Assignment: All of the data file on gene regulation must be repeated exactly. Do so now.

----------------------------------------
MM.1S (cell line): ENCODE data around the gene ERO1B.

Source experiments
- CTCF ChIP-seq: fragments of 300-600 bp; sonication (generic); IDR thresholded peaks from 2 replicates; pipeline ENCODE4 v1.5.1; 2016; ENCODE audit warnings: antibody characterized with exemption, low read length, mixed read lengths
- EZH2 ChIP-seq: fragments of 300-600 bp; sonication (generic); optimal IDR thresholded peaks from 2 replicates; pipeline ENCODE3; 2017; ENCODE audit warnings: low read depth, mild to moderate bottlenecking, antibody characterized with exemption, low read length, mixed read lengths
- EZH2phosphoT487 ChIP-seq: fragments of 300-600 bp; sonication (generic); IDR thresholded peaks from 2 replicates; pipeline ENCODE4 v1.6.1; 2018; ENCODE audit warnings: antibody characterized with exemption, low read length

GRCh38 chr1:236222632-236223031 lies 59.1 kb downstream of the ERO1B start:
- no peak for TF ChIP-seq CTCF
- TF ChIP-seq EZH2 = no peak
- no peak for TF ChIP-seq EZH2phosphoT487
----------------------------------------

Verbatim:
MM.1S (cell line): ENCODE data around the gene ERO1B.

Source experiments
- CTCF ChIP-seq: fragments of 300-600 bp; sonication (generic); IDR thresholded peaks from 2 replicates; pipeline ENCODE4 v1.5.1; 2016; ENCODE audit warnings: antibody characterized with exemption, low read length, mixed read lengths
- EZH2 ChIP-seq: fragments of 300-600 bp; sonication (generic); optimal IDR thresholded peaks from 2 replicates; pipeline ENCODE3; 2017; ENCODE audit warnings: low read depth, mild to moderate bottlenecking, antibody characterized with exemption, low read length, mixed read lengths
- EZH2phosphoT487 ChIP-seq: fragments of 300-600 bp; sonication (generic); IDR thresholded peaks from 2 replicates; pipeline ENCODE4 v1.6.1; 2018; ENCODE audit warnings: antibody characterized with exemption, low read length

GRCh38 chr1:236222632-236223031 lies 59.1 kb downstream of the ERO1B start:
- no peak for TF ChIP-seq CTCF
- TF ChIP-seq EZH2 = no peak
- no peak for TF ChIP-seq EZH2phosphoT487